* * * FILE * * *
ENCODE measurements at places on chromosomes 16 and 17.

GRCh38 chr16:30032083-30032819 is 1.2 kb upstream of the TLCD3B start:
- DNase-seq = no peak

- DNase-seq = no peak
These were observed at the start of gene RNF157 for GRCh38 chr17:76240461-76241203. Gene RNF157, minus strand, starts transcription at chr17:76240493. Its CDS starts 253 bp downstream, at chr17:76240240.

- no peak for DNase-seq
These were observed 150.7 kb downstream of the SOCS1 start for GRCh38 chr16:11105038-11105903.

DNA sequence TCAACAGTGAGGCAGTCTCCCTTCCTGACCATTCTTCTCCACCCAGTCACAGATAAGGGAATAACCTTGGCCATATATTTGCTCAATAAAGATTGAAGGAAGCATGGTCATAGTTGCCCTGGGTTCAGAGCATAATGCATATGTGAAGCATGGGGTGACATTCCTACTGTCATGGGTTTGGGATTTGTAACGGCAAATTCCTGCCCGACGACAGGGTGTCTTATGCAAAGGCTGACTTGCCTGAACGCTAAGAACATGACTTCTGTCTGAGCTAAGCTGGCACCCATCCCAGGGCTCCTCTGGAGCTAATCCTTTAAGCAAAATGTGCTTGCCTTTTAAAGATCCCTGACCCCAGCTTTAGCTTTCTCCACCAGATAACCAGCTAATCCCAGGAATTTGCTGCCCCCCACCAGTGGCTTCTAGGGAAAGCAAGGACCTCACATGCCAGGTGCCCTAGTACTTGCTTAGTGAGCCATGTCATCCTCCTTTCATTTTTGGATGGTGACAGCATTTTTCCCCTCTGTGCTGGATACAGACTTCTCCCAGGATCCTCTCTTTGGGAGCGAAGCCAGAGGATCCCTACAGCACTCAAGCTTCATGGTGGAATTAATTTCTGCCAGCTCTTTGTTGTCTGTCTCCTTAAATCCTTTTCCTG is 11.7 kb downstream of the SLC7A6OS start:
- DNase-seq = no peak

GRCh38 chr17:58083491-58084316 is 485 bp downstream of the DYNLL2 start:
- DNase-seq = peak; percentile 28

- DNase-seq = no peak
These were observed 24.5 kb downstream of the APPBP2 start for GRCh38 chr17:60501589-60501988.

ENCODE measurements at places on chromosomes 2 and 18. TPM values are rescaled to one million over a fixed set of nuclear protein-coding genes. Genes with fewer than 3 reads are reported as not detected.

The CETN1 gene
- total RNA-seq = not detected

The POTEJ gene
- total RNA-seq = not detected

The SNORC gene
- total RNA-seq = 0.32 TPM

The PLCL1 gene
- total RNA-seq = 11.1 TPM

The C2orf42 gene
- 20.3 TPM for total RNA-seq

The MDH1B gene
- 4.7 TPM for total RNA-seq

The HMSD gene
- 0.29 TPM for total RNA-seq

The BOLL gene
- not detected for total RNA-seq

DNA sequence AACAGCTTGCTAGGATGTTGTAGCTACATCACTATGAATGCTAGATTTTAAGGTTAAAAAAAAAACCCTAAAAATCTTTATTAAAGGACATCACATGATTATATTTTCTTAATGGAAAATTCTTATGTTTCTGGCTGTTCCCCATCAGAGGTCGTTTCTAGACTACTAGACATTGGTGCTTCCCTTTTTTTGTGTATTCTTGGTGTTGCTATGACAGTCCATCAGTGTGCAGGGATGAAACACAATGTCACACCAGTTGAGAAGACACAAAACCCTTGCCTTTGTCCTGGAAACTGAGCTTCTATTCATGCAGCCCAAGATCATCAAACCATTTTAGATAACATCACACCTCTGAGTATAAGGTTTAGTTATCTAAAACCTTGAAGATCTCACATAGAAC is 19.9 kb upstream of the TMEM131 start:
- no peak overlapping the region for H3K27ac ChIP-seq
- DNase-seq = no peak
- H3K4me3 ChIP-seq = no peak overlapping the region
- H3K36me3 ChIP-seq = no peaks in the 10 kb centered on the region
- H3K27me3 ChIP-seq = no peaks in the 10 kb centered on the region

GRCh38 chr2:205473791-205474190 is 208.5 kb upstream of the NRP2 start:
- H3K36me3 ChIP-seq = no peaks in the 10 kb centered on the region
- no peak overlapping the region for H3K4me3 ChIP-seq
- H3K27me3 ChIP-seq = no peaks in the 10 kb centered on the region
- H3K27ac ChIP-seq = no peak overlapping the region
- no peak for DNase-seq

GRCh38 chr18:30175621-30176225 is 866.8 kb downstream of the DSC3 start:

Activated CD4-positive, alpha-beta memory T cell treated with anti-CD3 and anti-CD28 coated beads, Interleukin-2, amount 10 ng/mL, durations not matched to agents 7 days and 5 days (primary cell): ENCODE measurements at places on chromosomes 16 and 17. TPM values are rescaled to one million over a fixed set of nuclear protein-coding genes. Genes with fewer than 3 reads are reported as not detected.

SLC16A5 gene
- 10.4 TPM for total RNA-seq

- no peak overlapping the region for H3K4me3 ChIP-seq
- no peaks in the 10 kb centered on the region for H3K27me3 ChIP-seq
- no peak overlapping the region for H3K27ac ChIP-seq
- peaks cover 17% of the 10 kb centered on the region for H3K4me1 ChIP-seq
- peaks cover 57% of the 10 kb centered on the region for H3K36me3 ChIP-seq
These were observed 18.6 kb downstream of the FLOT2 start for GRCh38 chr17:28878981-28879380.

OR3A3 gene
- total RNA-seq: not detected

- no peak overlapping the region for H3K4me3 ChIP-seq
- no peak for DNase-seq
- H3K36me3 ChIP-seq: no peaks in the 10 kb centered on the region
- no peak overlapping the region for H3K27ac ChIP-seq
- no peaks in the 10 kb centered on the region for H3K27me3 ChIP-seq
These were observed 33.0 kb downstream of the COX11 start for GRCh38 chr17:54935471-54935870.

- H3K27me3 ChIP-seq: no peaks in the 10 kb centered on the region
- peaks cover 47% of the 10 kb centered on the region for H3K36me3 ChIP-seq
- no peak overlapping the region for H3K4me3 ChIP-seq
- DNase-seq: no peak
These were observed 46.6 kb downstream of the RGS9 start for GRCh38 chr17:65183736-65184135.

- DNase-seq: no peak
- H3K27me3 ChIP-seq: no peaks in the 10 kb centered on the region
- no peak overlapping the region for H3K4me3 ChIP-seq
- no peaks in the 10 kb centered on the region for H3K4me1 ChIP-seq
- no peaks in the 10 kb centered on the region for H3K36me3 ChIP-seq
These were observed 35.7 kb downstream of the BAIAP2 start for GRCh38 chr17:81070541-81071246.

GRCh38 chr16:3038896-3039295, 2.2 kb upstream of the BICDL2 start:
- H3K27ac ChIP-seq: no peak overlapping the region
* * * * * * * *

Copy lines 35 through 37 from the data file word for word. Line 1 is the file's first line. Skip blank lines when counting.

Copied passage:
- H3K36me3 ChIP-seq = no peaks in the 10 kb centered on the region
- H3K27me3 ChIP-seq = no peaks in the 10 kb centered on the region

GRCh38 chr2:205473791-205474190 is 208.5 kb upstream of the NRP2 start: